Home during COVID-19

When talk of state borders closing started we were in Kalgoorlie (Western Australia). Pretty much a desert town that exists around the mining industry; not somewhere to be for any length of time. At the campground, we gathered in clusters of threes and fours to exchange ideas of the best place to bunker down for however long it took for COVID-19 to run its course. Some headed north to warmer temperatures, others decided to try and get home. Having recently crossed the Nullarbor Plain we wanted to keep moving.

Our home in Busselton, Western Australia

If we were to remain in one spot for any length of time we needed to be by the sea.  With this in mind, and that Esperance had been on Basil’s list of places to visit, we headed south to the seaside port of Esperance.

We were ill-prepared for how quickly things shut down: barricades erected and public areas roped off. In normal times Esperance would have been an ideal spot, but again we found ourselves in clusters pondering next moves. Our story was similar to many others embarked on an adventure of a lifetime. This was to be the final trip around Australia before settling into the twilight years. 

The mood in Esperance was not good and I was to remain positive and not become Basil’s travelling Eeyore, we needed to move on.  But where? 

“We can’t all and some of us don’t. That’s all there is to it.”

By this time the Premiere of Western Australia (WA) advised all regional borders within WA close at midnight Tuesday.  With news of COVID-19 outbreaks in pockets around the states of New South Wales, Victoria and Queensland, closing WA borders was a responsible measure.  Wherever in WA you were at midnight on Tuesday is where you remained until the viral threat was over.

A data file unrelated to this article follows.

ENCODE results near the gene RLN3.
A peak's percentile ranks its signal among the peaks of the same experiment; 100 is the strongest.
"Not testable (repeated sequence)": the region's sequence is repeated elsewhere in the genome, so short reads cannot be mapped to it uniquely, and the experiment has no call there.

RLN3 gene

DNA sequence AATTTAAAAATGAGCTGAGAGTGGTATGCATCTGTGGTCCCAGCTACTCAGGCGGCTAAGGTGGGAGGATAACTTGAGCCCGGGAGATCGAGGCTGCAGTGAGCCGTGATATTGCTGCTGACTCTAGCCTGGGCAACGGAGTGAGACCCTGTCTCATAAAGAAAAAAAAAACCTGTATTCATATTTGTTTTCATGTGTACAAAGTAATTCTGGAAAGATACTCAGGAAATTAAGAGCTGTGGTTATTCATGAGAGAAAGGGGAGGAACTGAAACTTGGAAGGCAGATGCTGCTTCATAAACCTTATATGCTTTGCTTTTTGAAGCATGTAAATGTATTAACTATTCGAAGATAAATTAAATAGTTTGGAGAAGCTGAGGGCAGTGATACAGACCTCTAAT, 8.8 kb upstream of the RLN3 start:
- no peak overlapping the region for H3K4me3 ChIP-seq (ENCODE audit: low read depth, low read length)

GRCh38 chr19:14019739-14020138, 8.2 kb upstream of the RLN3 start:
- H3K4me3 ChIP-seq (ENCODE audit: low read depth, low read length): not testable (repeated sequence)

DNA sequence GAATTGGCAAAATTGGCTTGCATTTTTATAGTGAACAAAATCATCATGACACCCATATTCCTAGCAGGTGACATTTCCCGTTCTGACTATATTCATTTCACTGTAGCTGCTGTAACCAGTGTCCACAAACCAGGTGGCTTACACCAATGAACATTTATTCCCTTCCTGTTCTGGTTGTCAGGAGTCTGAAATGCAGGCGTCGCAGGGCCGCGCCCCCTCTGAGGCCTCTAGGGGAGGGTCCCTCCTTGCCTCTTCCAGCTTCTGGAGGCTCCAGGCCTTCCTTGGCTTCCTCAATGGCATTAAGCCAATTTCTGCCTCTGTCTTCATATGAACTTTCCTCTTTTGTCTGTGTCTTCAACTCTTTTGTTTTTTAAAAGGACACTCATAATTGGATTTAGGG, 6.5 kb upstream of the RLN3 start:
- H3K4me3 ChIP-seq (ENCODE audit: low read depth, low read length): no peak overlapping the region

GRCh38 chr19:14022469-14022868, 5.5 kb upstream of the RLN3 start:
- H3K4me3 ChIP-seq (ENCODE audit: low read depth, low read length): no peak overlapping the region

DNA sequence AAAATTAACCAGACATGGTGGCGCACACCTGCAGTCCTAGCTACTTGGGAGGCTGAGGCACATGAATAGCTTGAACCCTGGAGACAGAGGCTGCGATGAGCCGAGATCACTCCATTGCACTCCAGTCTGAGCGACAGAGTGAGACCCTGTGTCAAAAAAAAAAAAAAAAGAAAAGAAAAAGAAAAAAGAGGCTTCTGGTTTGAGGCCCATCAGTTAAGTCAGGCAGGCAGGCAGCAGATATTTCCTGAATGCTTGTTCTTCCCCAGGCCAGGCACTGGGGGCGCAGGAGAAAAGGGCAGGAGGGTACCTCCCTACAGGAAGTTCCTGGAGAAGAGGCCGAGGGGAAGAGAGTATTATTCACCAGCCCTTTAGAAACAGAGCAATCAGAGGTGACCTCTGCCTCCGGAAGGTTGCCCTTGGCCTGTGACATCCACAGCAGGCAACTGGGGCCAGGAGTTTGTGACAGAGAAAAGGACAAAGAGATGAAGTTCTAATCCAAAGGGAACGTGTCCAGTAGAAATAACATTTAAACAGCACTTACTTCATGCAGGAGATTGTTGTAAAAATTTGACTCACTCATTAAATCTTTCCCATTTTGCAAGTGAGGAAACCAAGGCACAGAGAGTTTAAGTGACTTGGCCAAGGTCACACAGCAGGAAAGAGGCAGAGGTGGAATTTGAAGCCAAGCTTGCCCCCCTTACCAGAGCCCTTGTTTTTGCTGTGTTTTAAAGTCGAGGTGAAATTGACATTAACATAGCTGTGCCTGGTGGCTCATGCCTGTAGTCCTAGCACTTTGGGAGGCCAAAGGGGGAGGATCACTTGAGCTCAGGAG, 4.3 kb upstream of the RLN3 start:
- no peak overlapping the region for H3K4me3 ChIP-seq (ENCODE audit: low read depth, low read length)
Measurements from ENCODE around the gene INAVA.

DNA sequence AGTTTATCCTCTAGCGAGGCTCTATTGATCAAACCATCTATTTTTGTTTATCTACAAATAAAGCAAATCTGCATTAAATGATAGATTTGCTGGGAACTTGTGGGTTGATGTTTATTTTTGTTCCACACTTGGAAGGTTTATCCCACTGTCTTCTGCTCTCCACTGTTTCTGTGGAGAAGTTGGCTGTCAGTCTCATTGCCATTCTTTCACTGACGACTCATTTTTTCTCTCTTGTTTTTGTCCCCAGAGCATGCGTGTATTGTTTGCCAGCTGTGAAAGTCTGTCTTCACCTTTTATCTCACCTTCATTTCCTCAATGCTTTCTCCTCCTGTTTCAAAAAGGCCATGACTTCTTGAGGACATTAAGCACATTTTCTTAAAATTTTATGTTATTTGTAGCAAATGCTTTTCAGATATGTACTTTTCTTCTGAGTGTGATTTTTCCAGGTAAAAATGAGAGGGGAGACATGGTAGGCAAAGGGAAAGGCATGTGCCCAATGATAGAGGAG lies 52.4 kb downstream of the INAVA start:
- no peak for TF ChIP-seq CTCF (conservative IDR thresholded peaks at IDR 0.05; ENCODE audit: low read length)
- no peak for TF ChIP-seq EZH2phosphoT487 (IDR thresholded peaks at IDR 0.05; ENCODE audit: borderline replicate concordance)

But that decision left us two choices:  either cross three state borders to return home and face six weeks of self-isolation – two weeks isolation at each border crossing; or push on amidst the rising angst of locals towards those trapped far from home.     Their fear was we would be a burden to their already stretched medical facilities and I understand that.

Three minutes from the Coddiwomple. Our beach.

2020 was unfolding like a Steven King script and to put ourselves through six weeks of isolation after having lived through devastating bushfires, followed by floods and now this,  was too much.  We decided to push on and accept the consequences. We packed up and drove away from Esperance headed for the west coast of WA and the town of Busselton, where we hoped things were less grim. 

The 700 km trip was not without its issues.  We got stuck in red mud after an overnight deluge that caught us by surprise and we ran out of diesel.  I hear you. Silly things to be caught by, but when you feel like a refugee on the run your mind isn’t always where it should be.  We pulled through and I’m sure in years to come we’ll relive those situations with humour.  Not so much now though. 

Our onsite en-suite included in our weekly rate